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Feb 12, 2018
I'm not sure I understand the question. The Klingons never looked one way "from TOS onwards". TOS was the "aberration", and they looked "normal" (i.e., with croissants pasted to their foreheads) both before TOS (thanks to preluding) and from The Motion Picture onward. Then Discovery went with the new-new look.

I thought they were going with the "different houses have different looks" things. A different house was in command during the TOS era. Then the croissant-style house took over by TNG, which is the first time we ever got close to seeing the "entire Klingon species". Although how that fits in with the Enterprise genetic alteration thing...

Other then a few ships and outposts' worth of Klingons, we hever saw the "entire species" during TOS.
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Feb 12, 2018
I meant in general from TOS to ENTERPRISE and everything in between the Klingons regardless of their house always appeared to have that same basic look - Largish Humanoid with the prominent brow ridges, now granted I'm not exactly an expert but in all the pre-existing TREK eps and movies I've never seen any Klingon that even closely resembled the DISCOVERY Klingons who don't really have the prominent brow bridges and "bumps" all over their faces plus the DISCOVERY Klingons all seem physically smaller in stature than any other Klingon.

One "argument" against DISCOVERY I did see a lot of when it started was that the Klingon just didn't appear "Klingon-y", to me personally it didn't make a difference but I could've sworn at one point Kurtzman or one of the EPs did say the difference between the appearance of DISCOVERY Klingons and other Klingons we've seen in other ST series would be explained but it never was, at least not that I noticed and I'm wondering if they're going to address it at all because assuming Kirk is now less than a decade from taking over the Enterprise it doesn't leave much room for natural evolution to take the DISCOVERY Klingons and turn them into Klingons whose appearance matches those of TOS Klingons.
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Feb 12, 2018
Ah, you're talking about the various series in real-life broadcast order rather than "real" in-show order. If you accept that, then either a) the TOS-show Klingons were supposed to look like the later ones but they just didn't have the money for the makeup effect (the real-life explanation), they don't talk about it in-show because there's no justifiable explanation (the DS9 explanation), or the somewhat plot-holed genetic tampering (the Enterprise explanation).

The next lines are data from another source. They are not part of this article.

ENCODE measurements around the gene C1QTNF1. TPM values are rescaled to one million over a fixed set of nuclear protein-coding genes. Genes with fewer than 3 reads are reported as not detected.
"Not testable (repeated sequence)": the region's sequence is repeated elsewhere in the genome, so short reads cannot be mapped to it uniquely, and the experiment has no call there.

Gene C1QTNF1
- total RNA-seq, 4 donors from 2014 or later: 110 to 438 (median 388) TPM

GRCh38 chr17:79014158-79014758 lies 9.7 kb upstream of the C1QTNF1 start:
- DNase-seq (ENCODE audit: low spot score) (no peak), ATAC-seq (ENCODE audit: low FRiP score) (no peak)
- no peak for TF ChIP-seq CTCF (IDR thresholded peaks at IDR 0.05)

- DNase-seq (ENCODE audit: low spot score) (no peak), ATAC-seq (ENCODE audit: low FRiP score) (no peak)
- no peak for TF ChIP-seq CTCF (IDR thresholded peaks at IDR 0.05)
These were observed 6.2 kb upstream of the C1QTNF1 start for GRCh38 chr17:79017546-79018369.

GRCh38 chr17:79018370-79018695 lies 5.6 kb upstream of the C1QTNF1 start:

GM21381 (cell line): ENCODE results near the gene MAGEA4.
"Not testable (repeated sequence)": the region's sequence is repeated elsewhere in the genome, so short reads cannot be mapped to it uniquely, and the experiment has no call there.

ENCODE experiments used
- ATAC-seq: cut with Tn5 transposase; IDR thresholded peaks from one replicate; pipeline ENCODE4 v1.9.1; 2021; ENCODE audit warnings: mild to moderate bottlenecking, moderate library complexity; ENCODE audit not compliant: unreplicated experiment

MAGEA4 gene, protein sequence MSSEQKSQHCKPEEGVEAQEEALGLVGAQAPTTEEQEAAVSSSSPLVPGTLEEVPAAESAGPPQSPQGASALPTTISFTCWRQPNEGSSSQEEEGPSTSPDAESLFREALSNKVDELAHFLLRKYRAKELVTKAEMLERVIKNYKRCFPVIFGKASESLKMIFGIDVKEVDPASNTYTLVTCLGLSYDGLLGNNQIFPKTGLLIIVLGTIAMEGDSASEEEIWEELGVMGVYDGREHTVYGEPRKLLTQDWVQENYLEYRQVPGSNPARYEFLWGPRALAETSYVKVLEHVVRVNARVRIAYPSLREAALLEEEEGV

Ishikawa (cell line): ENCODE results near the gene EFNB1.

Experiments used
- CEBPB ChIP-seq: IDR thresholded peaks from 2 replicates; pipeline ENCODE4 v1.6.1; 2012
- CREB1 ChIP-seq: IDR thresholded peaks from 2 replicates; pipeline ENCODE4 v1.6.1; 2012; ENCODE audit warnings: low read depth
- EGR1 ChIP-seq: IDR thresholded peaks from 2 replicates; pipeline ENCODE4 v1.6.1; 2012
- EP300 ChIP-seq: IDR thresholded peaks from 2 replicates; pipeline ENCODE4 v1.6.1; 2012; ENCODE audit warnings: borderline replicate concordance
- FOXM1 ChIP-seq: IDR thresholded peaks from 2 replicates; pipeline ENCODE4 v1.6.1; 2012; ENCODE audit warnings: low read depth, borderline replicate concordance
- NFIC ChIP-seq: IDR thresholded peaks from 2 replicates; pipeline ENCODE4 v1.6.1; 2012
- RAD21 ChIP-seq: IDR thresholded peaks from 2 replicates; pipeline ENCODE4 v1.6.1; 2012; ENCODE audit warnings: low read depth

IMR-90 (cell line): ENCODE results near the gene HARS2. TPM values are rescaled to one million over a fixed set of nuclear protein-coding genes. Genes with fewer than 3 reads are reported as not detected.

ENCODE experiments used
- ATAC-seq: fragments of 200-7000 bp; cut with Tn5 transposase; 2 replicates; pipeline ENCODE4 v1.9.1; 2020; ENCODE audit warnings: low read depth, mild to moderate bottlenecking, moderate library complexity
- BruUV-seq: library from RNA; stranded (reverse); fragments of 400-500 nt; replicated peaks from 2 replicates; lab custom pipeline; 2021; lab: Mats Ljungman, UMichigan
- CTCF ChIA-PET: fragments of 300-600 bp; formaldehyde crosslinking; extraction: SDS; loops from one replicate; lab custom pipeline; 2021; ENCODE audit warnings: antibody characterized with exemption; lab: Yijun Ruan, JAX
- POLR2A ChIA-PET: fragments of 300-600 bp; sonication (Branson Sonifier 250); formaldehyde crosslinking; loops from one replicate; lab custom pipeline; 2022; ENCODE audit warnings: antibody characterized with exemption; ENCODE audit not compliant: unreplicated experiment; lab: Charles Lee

I was then quoting the current producer's explanation, that different houses have different looks. So the Klingons in Discovery are just another House than the ones we've seen before. Because there's nothing in the past that contradicts that explanation. Much.
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Feb 13, 2018
Well, at this point it's fairly obvious that the surgically-modified Tyler is the bridge between Discovery-Klingons and TOS-klingons. Pushed by L'rell's experiments, a branch of Klingons will appear that go under the knife to look more like humans.
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Feb 13, 2018
But didn't DISCOVERY make a point of the fact that they weren't all from the same house? Yet they all appear similar in appearance.
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Feb 12, 2018
"would tie into original cannon"

Canon, damnit. It irritates me enough when fansites don't know the difference between "canon" and "cannon". Do we have to have supposedly professional sites make the same mistake?
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Feb 12, 2018
Not even TVGuide acknowledges themselves at professionals.
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Feb 12, 2018
I'd just appreciate someone actually editing the articles, rather than running it through MSWord/Firefox spell-checking. Spell-checking won't pick up homonyms.
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Feb 12, 2018